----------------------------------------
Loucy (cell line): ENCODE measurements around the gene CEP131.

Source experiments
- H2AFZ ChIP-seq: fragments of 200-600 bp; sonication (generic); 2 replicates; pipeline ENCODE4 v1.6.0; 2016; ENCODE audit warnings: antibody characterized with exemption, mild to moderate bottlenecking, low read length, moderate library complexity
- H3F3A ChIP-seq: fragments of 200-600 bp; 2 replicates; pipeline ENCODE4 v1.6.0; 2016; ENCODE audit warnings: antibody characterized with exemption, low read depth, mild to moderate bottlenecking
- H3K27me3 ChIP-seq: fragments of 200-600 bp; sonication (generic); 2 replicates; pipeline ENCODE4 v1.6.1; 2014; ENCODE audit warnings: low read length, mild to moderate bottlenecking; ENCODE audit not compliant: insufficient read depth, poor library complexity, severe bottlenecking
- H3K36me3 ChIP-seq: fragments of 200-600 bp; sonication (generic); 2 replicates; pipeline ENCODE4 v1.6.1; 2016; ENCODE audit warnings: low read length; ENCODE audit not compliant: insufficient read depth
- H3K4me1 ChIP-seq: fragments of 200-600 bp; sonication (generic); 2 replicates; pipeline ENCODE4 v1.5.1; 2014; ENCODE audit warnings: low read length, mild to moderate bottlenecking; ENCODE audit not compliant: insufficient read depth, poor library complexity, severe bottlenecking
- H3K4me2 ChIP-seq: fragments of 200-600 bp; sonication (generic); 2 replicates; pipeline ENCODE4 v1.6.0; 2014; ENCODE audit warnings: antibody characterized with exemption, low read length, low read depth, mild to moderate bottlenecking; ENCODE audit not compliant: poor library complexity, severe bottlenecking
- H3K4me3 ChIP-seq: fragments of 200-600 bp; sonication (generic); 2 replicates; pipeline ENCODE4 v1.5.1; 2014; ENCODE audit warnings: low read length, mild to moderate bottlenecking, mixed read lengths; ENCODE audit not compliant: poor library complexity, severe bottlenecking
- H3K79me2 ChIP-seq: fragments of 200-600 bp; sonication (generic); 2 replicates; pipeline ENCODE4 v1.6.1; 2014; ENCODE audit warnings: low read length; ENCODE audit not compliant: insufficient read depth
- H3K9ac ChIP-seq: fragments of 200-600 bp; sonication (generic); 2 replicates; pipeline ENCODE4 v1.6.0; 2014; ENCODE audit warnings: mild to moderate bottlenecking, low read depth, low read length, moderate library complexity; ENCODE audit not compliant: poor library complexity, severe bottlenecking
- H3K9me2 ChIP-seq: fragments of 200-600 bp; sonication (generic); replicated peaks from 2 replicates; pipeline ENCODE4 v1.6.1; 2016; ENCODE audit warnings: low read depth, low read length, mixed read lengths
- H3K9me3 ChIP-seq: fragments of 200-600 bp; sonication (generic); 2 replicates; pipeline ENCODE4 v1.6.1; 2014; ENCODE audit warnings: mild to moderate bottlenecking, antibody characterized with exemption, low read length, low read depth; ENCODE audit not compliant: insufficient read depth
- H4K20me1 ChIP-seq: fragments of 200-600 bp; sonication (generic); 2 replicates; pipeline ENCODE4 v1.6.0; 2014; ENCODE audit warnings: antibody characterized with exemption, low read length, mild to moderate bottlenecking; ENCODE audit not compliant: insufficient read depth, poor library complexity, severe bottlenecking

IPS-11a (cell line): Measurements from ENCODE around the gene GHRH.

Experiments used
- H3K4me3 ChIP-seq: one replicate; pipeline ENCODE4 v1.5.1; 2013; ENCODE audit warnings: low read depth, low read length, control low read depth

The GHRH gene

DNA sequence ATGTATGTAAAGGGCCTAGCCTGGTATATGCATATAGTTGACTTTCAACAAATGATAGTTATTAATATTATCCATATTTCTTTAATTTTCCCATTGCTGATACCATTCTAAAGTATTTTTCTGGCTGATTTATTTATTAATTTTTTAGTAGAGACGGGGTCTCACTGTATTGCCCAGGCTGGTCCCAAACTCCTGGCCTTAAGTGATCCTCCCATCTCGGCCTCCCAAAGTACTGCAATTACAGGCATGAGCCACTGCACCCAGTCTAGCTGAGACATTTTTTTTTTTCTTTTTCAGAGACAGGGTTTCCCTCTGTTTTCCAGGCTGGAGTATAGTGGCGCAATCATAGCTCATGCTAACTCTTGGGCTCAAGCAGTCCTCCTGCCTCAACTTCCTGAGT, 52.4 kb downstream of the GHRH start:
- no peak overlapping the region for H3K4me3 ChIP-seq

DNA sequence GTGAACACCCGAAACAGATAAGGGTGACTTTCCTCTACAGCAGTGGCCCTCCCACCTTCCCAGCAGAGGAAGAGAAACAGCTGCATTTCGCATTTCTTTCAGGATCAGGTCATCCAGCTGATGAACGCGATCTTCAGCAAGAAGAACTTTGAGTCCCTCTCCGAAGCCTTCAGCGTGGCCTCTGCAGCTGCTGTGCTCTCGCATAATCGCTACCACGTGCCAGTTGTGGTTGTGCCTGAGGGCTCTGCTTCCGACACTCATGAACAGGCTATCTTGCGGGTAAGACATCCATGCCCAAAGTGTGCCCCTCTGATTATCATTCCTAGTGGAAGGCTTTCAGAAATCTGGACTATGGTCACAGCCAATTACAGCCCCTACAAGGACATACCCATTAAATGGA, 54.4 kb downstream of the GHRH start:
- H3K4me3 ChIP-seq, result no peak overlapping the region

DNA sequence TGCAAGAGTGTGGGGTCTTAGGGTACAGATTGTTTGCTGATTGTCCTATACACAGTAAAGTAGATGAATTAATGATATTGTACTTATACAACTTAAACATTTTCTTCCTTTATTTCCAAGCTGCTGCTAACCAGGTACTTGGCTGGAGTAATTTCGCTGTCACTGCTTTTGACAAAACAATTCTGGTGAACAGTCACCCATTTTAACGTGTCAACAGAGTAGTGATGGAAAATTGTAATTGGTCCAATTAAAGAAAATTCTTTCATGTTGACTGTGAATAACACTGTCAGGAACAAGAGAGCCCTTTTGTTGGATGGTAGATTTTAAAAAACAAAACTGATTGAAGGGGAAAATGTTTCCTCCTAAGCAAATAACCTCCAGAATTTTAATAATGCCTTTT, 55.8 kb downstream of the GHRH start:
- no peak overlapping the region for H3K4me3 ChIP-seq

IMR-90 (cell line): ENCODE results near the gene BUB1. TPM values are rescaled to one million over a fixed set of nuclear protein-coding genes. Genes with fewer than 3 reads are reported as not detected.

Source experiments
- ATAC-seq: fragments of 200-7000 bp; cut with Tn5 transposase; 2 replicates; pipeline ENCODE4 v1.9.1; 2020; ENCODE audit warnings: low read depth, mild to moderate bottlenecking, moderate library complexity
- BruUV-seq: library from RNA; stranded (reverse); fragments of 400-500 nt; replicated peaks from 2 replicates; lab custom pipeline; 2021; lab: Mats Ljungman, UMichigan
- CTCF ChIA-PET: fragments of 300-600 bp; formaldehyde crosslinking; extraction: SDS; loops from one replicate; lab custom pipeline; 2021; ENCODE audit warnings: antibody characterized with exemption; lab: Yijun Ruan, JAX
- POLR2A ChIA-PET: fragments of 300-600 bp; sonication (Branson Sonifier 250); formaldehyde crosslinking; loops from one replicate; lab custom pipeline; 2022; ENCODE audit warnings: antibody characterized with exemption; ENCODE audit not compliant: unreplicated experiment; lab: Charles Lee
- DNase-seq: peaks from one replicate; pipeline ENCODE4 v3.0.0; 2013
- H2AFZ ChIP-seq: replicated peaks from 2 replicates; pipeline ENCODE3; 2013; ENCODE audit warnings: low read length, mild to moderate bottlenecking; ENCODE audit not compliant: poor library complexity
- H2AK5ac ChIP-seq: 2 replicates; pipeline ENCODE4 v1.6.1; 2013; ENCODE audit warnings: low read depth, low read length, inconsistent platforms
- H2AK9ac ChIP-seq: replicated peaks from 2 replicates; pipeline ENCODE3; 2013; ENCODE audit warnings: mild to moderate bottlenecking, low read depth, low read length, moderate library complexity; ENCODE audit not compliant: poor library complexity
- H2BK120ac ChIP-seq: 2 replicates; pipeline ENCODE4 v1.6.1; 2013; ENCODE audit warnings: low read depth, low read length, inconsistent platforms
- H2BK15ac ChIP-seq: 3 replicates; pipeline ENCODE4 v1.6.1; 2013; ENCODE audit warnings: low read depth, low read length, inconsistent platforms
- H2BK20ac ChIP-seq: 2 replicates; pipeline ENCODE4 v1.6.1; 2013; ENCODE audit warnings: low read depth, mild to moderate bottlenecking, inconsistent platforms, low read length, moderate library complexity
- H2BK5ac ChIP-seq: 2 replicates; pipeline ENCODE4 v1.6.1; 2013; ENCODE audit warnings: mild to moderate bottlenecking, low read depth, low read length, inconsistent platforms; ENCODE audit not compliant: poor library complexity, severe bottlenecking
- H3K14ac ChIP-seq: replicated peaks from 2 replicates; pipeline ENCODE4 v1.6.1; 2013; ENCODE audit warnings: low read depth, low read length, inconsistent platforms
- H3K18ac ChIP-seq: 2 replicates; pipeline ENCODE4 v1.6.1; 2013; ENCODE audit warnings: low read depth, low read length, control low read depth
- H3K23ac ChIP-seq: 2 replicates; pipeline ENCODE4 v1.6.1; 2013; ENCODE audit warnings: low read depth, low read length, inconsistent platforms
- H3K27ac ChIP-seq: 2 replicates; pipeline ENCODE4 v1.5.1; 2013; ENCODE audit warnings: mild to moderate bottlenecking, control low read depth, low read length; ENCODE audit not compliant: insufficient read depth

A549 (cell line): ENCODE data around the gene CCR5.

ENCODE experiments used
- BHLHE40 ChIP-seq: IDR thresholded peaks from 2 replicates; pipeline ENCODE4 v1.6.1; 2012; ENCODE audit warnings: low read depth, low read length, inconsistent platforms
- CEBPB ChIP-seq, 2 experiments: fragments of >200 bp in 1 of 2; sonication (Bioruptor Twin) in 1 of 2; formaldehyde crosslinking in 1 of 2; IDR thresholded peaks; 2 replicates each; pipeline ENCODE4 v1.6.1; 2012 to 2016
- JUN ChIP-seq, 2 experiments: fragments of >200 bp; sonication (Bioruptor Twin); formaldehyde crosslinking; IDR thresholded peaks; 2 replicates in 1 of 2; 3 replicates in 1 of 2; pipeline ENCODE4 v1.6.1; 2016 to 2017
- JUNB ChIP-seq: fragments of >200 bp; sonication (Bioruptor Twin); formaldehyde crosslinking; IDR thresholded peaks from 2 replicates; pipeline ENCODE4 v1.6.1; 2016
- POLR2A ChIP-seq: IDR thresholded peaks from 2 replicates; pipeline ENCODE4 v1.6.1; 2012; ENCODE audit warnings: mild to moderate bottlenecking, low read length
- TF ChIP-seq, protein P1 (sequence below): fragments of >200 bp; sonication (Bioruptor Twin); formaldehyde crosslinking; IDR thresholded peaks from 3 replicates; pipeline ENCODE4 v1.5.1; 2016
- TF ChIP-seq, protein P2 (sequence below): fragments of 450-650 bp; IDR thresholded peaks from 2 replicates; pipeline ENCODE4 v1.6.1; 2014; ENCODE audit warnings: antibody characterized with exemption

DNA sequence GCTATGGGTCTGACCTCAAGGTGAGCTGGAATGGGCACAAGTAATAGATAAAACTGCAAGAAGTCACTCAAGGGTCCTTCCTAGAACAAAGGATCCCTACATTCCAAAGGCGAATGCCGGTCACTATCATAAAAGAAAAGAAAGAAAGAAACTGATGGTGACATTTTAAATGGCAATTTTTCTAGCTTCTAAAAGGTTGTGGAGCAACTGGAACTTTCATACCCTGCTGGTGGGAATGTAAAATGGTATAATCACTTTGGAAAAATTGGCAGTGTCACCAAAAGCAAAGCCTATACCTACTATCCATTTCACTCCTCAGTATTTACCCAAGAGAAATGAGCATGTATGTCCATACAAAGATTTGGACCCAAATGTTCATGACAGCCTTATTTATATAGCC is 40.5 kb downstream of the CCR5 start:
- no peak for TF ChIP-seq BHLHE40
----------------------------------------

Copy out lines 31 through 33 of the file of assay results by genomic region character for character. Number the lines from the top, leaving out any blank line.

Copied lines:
- DNase-seq: peaks from one replicate; pipeline ENCODE4 v3.0.0; 2013
- H2AFZ ChIP-seq: replicated peaks from 2 replicates; pipeline ENCODE3; 2013; ENCODE audit warnings: low read length, mild to moderate bottlenecking; ENCODE audit not compliant: poor library complexity
- H2AK5ac ChIP-seq: 2 replicates; pipeline ENCODE4 v1.6.1; 2013; ENCODE audit warnings: low read depth, low read length, inconsistent platforms